Email to Ashland Council Questions the City Hall Bond based on the Facts
Geologist Bill Burns Comment Regarding City Hall Structure
At this Council meeting you discussed a conversation I had with Bill Burns of the Oregon Department of Geology that I later raised at the recent town hall. It was intimated that I had somehow acted in a negligent manner by not informing Bill that our city hall was of masonry construction. This is not true.
When investigating the seismic vulnerability issue of City Hall, I found that it depends on two factors, the ground the building sits on and the susceptibility of the building. I also found that city hall sits on very stable land that is rated as a lowest hazard zone (https://www.oregongeology.org/pubs/ims/p-ims-009.htm) with no amplification and liquefaction risks. I then talked with Mr. Burns at DOGAMI who verified that my data on the land was valid. I had no reason to discuss the structure vulnerability with him since the city already had a seismic study of the building from Miller Engineering. Rather, I focused my attention on the land factor you had ignored and presented the results of that investigation at the town hall.
Also, you mentioned in this meeting that Ashland School District had gotten several grants to do seismic retrofits for some of these buildings. From this you concluded that this meant that the City Hall was in danger because of these grants. Indeed, the State has determined that it would be good public policy to make sure critical buildings (schools, police and fire department) should be retrofitted if they are seismic susceptible . Kudos to the School Board for taking advantage of these grants but they have no relevance to City Hall. The land that is North and East of Main and Siskiyou is not as safe as the City Hall land because it is rated as a low amplification area rather than no amplification area for City Hall.
In my previous email to you I pointed out the low probability of an earthquake that would cause significant damage for City Hall. Further investigation has revealed that the probability of Cascadian Level 9 in the next 50 years that affects the entire Northwest is between 7.5% and 15% (https://www.oregon.gov/oem/Documents/01_ORP_Cascadia.pdf). Let’s assume we can solve the City Hall issue in the next two years. This means the probability drops to between 0.28% and 0.6%. Also factor in the fact that City hall is only occupied 50% of the time and this drops the probability to between 0.14 to 0.3%.that people might be trapped in the building. If we also consider a Level 8 earthquake in the next 50 years (which is 10 times less in magnitude from a Level 9), the odds of an earthquake increases, but the probability still is less than 1% with this same analysis. On top of that the Miller Engineering study stated that the structure may not allow for safe exit from the building which means that there is a chance that it will allow for a safe exit.
In addition, I found that the State has calculated what the potential peak ground acceleration is for a Cascadia Level 9 earthquake event (https://www.oregongeology.org/pubs/ofr/p-O-13-06.htm) and has rated areas in the State from 1 to 9 with 1 being the largest acceleration. This acceleration is the major cause for destruction for a masonry building that is in a no liquefaction area. Ashland is rated a 7 with acceleration at ¼ of the amount at level 1. In this same report, Ashland is in a Light ground acceleration area where for a level 9 quake it is quoted ”felt by all; windows crack; dishes, glassware, books fall off shelves; pictures fall off walls; furniture moved; weak plaster, adobe buildings and poorly built masonry cracked”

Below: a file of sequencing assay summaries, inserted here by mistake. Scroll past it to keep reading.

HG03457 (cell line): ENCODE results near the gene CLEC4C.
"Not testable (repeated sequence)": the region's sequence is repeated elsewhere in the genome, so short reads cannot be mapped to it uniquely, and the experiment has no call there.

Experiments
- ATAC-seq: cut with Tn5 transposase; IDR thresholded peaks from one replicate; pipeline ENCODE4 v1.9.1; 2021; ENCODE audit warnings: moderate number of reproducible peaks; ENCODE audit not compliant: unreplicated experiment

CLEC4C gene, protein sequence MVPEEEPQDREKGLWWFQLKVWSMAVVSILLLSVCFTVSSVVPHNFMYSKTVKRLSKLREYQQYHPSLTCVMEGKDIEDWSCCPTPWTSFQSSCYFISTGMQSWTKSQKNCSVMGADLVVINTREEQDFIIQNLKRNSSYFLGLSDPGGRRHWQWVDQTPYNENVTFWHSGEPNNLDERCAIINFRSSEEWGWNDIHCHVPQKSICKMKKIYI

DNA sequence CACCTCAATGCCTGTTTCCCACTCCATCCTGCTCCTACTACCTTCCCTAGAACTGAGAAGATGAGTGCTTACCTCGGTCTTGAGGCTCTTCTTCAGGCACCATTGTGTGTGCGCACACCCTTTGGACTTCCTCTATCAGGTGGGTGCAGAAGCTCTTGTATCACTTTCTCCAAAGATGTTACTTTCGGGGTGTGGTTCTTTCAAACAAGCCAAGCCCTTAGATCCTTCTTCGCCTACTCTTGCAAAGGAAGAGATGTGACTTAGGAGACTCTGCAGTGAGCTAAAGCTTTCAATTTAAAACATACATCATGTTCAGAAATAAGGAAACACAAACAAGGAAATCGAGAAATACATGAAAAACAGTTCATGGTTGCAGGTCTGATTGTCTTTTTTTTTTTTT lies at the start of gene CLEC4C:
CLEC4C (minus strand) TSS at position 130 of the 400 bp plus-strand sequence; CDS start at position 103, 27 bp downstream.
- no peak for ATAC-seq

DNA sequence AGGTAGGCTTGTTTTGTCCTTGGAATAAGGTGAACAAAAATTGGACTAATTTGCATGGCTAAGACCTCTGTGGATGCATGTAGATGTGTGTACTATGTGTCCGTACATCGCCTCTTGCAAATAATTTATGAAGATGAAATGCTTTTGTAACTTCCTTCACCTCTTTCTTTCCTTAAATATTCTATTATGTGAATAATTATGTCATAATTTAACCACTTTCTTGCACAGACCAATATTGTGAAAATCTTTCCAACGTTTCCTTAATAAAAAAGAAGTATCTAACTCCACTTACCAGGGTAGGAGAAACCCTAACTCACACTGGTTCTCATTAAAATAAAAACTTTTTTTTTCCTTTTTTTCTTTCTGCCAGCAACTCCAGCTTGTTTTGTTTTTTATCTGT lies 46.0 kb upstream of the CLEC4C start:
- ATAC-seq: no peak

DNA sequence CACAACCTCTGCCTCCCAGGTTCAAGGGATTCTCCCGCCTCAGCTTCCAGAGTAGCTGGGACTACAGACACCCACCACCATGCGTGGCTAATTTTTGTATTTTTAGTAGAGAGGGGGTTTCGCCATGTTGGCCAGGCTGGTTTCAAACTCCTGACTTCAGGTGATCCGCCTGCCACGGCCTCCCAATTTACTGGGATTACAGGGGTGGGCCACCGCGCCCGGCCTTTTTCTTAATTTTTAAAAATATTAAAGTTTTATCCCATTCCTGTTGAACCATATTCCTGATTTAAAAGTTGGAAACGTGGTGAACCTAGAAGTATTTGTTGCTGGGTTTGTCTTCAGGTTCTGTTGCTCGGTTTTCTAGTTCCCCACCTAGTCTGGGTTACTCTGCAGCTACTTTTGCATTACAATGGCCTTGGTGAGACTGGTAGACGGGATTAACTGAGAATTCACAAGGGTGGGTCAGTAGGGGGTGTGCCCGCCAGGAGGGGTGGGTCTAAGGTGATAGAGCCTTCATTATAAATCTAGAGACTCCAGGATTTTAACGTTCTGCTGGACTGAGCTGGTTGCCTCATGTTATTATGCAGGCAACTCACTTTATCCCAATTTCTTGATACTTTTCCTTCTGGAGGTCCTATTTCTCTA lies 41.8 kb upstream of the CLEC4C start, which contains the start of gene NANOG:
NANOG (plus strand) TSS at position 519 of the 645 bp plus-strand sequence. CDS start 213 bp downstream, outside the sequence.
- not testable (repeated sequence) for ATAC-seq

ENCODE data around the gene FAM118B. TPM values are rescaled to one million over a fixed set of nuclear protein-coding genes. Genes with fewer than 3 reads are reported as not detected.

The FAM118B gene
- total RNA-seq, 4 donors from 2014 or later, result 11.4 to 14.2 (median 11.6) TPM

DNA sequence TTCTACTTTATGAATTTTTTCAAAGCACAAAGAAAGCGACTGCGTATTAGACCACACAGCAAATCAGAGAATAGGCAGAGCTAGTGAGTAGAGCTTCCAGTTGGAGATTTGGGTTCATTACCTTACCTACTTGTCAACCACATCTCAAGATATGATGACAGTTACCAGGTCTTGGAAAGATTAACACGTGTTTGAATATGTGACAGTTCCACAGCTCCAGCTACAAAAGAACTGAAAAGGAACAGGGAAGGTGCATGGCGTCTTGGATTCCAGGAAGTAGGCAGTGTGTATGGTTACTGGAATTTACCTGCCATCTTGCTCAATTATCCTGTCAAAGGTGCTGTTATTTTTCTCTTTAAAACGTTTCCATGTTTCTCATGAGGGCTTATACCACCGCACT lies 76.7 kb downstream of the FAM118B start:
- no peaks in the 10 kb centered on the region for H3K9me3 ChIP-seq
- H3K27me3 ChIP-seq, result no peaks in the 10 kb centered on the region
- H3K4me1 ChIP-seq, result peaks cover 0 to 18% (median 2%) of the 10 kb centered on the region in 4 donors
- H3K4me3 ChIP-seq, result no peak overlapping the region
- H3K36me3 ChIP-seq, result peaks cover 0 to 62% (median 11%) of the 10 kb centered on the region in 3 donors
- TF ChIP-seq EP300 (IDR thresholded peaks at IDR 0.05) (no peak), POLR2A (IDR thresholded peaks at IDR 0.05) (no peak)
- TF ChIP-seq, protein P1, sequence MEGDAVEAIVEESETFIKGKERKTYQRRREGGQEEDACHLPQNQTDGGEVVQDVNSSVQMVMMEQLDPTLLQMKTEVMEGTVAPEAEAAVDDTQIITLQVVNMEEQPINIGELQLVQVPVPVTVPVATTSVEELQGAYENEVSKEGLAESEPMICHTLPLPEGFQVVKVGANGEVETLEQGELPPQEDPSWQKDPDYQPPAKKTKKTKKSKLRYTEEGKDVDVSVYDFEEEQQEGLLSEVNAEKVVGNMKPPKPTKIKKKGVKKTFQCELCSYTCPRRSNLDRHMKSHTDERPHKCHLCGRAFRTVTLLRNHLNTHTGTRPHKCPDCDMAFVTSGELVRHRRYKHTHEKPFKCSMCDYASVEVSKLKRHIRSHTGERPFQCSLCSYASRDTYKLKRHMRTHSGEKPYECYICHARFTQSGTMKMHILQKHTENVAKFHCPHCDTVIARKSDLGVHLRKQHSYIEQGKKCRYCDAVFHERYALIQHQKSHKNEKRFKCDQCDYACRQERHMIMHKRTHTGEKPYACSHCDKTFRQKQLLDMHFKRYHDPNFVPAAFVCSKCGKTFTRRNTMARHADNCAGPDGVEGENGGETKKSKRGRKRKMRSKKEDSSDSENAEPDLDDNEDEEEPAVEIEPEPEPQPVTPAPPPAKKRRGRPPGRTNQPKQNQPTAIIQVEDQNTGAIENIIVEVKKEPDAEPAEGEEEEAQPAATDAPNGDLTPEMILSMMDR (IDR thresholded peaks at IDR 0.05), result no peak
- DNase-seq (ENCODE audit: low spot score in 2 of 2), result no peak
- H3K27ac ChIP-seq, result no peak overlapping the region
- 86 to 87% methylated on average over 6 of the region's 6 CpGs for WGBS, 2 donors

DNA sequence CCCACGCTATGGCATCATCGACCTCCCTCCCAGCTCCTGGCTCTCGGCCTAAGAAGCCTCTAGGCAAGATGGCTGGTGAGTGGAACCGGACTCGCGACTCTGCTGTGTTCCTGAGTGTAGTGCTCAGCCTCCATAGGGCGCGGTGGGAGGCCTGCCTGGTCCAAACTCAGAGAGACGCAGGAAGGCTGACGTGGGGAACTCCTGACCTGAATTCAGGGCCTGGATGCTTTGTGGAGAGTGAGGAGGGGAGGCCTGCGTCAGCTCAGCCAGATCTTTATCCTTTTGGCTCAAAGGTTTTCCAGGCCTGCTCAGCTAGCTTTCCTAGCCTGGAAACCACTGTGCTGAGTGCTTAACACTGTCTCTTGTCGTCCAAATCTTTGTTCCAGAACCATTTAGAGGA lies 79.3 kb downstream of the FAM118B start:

My whole point in doing this was to challenge the panic mode that was developing around this seismic issue and your using it as the major selling point in getting approval of the bond proposal. I heard comments about having to move employees out of the building because they were in danger and big city financial liability, all trying to scare the citizens of Ashland into supporting this bond measure when the real reason was the powers that be just wanted a new city hall.
My view that you just wanted a new city hall is supported by the fact that 4 years ago in 2016 you had the seismic report from Miller Engineering and a recommended solution for curing the problem with a seismic upgrade that would have cost $1.4 million. This approach was also recommended by the Ad-Hoc committee formed to study this problem. If you were so concerned about seismic vulnerability and the city’s liability, you would have done this upgrade immediately. Nothing has changed since that time so why the panic now? Obviously, some of you saw a chance get a new city hall and you have spent the last 4 years trying to justify this approach.
Ironically, we could have used the $1.7 million that was transferred from the facilities maintenance fund to the central services fund to more than cover this seismic upgrade project. Furthermore, we could have used the $300 thousand in design fees that were spent for a new city hall to cover much of the Pioneer Hall and Community Center projects and thus we wouldn’t be discussing the need for a bond and another tax on Ashlanders.
If you want a new city hall, then make this case to the citizens of Ashland without resorting to the scare tactic of a possible earthquake. Also, take the suggestions I have heard from others to use an architect that is familiar with historic building restoration and set a reasonable cost target that voters of Ashland can live with. This is the right way to go about a bond measure.
Ken Wilson – Ashland